I closed the map display window floating ahead of me with a thought and kicked off straight towards the TSV-9 craft's hatch. The trajectory was straight and simple in the current ship's weightless environment. Within seconds, I flew into the craft's cockpit and grabbed onto the pilot seat's headrest.

The entire ship then shook as an explosion resounded through the hull. I was running out of time fast!

(Open link with TSV-9)

I passed the commanding thought through my head. It was an order to my neural-interfacing implant (a chip on the spinal cord that allowed my brain to directly link with digital networks) to establish a wireless link with the craft's control interface. Within moments, my implants projected a translucent-green 'SUCCESS' window into the feedback from my eyes -- augmented-reality (AR) technology which superimposed computer graphics directly into the user's perception of the real world. It was replaced a second later as the navigation menu and sensors display opened themselves before my eyes in the blossom-pink windows I had my displays configured to.

(Emergency launch)

I thought, using the order-by-keyword functionality that most control interfaces had. Another window popped up, and sure enough, 'Emergency Launch' was a pre-programmed command. I focused my sight on the 'Start' button until it became highlighted and then nodded. The window was then replaced by a text confirmation, and I heard the hatch behind me closing as the survey craft went through its automatic launch procedure.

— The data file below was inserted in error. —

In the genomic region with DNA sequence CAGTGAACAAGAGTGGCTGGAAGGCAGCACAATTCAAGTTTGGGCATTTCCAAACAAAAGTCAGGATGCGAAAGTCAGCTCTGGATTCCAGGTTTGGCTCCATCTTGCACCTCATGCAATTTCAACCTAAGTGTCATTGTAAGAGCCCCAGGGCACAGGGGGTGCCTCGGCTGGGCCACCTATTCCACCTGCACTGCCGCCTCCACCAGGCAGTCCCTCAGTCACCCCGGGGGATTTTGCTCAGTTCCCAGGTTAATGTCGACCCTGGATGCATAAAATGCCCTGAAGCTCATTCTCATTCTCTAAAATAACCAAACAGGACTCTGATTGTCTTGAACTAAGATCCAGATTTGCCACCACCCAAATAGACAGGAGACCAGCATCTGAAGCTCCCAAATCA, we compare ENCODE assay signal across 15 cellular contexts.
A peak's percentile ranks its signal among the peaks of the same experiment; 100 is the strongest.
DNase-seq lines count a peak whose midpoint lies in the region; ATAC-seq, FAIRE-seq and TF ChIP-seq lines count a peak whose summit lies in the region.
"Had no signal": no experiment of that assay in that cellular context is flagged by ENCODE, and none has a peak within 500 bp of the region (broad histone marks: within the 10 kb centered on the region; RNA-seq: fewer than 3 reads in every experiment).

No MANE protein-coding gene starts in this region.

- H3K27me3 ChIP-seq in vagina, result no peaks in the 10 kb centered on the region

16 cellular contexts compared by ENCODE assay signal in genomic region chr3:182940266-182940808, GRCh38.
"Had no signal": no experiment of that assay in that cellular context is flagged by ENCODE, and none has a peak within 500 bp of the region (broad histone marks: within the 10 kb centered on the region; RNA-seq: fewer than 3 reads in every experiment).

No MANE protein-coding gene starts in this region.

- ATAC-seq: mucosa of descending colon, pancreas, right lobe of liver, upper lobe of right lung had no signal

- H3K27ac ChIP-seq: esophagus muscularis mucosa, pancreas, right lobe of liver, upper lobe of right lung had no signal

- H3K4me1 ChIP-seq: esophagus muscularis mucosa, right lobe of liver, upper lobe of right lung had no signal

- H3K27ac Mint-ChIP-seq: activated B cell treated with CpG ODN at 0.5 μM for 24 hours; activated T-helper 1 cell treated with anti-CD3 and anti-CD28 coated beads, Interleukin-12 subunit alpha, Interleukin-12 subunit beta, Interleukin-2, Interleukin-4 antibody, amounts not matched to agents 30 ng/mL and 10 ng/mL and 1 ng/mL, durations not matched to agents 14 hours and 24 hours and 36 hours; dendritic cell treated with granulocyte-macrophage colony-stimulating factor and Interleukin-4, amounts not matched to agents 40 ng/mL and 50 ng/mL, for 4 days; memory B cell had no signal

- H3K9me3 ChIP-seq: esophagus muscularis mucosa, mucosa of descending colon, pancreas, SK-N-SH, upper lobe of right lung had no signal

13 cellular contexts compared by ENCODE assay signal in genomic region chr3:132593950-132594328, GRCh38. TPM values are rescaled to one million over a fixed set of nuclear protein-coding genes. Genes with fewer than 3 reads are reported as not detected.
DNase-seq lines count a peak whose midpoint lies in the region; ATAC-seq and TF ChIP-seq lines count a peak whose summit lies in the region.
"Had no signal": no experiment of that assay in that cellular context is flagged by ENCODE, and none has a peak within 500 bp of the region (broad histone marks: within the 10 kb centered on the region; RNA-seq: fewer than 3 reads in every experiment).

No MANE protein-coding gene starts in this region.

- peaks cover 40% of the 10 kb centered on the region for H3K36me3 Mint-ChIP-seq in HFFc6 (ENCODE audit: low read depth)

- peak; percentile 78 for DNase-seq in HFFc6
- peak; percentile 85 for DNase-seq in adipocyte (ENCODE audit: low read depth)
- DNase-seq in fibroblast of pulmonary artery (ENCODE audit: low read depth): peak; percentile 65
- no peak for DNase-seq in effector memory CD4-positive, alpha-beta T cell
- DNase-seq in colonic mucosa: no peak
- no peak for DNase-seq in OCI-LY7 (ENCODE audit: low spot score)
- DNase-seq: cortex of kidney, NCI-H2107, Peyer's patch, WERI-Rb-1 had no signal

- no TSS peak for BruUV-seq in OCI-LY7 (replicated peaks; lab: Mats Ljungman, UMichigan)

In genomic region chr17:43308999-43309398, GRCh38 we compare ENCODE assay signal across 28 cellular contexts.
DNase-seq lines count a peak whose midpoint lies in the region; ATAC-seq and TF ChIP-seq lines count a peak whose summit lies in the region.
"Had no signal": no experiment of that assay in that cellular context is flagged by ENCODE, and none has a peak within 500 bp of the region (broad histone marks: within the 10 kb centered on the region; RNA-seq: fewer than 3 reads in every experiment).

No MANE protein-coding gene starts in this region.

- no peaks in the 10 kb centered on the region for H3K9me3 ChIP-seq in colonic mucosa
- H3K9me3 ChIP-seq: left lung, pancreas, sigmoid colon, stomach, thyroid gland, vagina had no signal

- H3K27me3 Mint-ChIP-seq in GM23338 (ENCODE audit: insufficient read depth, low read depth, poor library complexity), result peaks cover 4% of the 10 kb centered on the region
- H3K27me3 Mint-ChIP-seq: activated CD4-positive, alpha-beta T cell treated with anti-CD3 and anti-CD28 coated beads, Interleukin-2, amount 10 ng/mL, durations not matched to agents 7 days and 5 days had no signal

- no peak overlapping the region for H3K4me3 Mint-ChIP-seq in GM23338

The hatch soon closed with a sealing sound. Then the craft's own artificial gravity kicked in, pulling me down onto the pilot's seat with its gentle 0.5G.

I shifted to a comfortable position before reaching over my left shoulder and pulling down the physical seat belt. As it clicked into position, another window popped up to inform me that the shock dampeners on my seat has also activated. Feeling the floor rumble beneath me, I looked out through the cockpit window and noticed that the hanger had already been depressurized. The gates were opening to the vacuum of space as the TSV-9 craft turned to face it.


The same word repeated over and over in my head. I hoped some of its urgency would get across the neural link to make the craft speed up its departure.

Just as the gates opened, the entire passenger ship shook, and then again.

(Something must have set off a chain reaction.)

I was wondering how many seconds the passenger ship still had when the TSV-9 accelerated and sped out from the hanger. Time slowed to a crawl as I opened a window to display the rear camera view while counting each second that passed before the ship's fusion core inevitably blew.

Then, thirteen seconds after leaving the passenger ship TT-671, the entire vessel exploded into a ball of expanding plasma as its fusion reactors went critical. I firmly grasped the seat as the blast wave rocked the survey craft. Even its energy shielding wasn't able to block the incandescent fury at this short a range. The information panel flashed red as it reported damage to sensors and hull. But although the plasma wave overloaded the shields, hull integrity managed to hold.

(I'm safe, for the moment.)

I breathed out a deep sigh of relief. My tense body finally began to relax as I leaned back into the seat.

Then another alert window popped up.

Having left the vicinity of any nearby ships, the TSV-9 has finished its emergency launch procedure. It was now cutting its acceleration, leaving the craft to continue its drift across open space.


(Now what?)